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RedDrake 09-01-2005 11:36 AM

How to probe if a serial port has a valid connection?
 
To cut to the point.
I wrote a serial port testing program, which tests ports using a hardware loopback.

The problem I bumped into was that if the device "existed" in the /dev dir, but nothing was connected on it, I could open and write to the port, but trying to read or close it, would hang up the process. I resolved the read part by by doing a clone on the read function, and then terminating the child process after some delay. But that still leaves the close function, which still hangs up the program.

Now I would like to know if there is a way, either by using a termios flag, or something similar, that can be coded into a C program, that can probe to see if the port has a connection.

If needed I can provide the code (it's GPL ofc ^^).

JCipriani 09-01-2005 06:27 PM

Well, this is something that I happen to know a little bit about.

Opening and closing a serial port with no device connected should not hang. The open()/close() functions do not communicate with the connected device and are always unaware of the presence of something on the other end (the "other end" being the same machine in the case of a loopback adapter).

To avoid read() hangs when no data is being received, you can do something like the following:

1) After opening the serial port device, set it to non-blocking mode. This means that read() will return immediately (with the error EAGAIN) if no bytes were waiting in the buffer to be read, and write() will return immediately (with EAGAIN) if the device was busy and the bytes could not be sent:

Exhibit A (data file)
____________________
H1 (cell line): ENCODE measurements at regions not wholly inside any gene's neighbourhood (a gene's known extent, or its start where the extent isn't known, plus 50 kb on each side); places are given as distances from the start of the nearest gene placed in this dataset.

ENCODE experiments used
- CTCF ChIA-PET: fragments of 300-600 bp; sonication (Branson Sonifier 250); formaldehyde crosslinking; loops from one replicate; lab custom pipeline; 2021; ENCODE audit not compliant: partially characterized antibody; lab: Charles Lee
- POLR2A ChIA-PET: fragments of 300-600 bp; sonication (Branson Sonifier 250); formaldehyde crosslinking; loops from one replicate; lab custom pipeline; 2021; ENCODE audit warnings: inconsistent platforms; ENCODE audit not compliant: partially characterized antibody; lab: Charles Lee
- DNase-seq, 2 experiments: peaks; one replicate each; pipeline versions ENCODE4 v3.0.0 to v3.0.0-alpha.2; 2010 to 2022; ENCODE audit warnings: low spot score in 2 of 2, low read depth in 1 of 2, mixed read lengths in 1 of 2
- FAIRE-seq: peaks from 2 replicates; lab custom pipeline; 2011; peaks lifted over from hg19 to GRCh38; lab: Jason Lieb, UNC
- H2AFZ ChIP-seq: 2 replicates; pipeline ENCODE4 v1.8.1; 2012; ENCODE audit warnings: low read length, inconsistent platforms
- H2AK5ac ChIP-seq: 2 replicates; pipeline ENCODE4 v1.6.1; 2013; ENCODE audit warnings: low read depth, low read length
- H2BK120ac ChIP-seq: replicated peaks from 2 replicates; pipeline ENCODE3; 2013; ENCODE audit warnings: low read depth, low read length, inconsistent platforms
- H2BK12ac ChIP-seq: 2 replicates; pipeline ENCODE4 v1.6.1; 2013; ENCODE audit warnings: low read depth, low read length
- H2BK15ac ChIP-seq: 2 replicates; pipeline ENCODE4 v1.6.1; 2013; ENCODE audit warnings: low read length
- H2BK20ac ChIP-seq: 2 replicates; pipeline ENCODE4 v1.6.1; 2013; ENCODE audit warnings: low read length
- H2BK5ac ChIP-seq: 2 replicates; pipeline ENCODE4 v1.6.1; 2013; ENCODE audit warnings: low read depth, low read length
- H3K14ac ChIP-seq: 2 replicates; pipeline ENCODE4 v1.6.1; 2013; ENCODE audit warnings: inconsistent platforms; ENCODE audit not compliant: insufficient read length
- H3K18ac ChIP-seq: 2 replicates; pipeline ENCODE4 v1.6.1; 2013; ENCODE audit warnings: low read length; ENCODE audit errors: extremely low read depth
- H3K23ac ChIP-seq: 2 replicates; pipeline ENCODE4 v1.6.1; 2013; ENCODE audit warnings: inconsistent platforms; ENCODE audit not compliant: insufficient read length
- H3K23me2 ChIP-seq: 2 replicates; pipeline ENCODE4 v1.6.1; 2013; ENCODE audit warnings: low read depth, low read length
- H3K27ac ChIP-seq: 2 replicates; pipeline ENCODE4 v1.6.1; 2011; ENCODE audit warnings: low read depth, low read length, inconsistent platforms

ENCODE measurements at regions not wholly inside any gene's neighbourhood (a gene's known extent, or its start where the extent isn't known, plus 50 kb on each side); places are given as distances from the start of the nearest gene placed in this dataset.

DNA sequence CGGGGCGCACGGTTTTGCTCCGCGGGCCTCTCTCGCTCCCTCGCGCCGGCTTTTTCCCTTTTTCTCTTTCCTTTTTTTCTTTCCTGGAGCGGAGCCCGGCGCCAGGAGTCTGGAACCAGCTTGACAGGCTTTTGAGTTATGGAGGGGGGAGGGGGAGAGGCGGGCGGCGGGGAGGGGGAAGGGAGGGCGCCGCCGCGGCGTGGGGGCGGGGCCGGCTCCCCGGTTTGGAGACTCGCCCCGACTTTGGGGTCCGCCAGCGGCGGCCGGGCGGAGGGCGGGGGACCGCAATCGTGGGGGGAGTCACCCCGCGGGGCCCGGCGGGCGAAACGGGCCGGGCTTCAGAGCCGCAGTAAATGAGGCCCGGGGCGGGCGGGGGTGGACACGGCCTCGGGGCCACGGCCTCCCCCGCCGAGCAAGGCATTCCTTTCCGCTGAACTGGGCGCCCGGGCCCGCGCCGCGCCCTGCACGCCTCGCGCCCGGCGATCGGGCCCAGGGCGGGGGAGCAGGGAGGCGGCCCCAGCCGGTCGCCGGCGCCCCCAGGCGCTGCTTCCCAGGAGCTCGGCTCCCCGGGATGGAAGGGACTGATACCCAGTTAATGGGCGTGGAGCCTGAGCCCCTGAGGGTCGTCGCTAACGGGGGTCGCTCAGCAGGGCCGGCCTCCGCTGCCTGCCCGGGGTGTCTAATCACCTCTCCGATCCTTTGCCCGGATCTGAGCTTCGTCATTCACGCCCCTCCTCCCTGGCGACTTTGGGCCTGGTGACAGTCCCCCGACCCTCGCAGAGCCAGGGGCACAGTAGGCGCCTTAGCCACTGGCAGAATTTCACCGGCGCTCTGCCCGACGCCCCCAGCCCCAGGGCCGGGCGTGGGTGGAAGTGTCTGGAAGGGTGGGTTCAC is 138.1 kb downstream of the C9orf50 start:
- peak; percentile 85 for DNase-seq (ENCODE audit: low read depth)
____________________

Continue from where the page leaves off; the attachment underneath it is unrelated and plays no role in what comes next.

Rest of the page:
Code:

int open_serialport (const char *device) {

  int fd, fl;

  /* open serial port device */
  fd = open(device, O_RDWR | O_NOCTTY);
  if (fd == -1)
    return -1;

  /* get current flags */
  fl = fcntl(fd, F_GETFL);
  if (fl == -1) {
    close(fd);
    return -1;
  }

  /* turn on the nonblocking bit and set the flags */
  if (fcntl(fd, F_SETFL, fl | O_NONBLOCK) == -1) {
    close(fd);
    return -1;
  }

  return fd;

}

The O_NOCTTY flag prevents the serial port device from becoming the process's terminal device if it doesn't have one already. I've actually never had a problem not specifying this flag but I could conceivable see something weird happen because of it (not related to your problem, though).

Now, I know, you could compress the above code into just a few lines, but I'm trying to keep it readable. You'd also want to add any termios configuration code to that function as well, of course (like setting the baud rate, flow control, linefeed translations, etc). Also don't forget to set CLOCAL in your tcattr c_cflags (see termios man page) if you aren't using a modem; that will cause the drivers to ignore all the modem control lines (although that one might be set by default, can't remember).

Setting nonblocking mode won't solve the problem completely by itself. Although read() won't hang, it is very possible that it will return before the number of bytes you asked for was read. Using select() combined with repeated read() calls will let you control the timeout time and also make sure you receive all the bytes you asked for, while using minimal system resources.

2) Now when you want to read() from the device, you may use select() to wait for data with a timeout, and return if no data was waiting to be read after some amount of time (thus preventing the infinite wait for data to come in). Yes, it adds some extra code, but you do what you have to do (and it's a lot less hacky and way more efficient than forking off child processes to read data):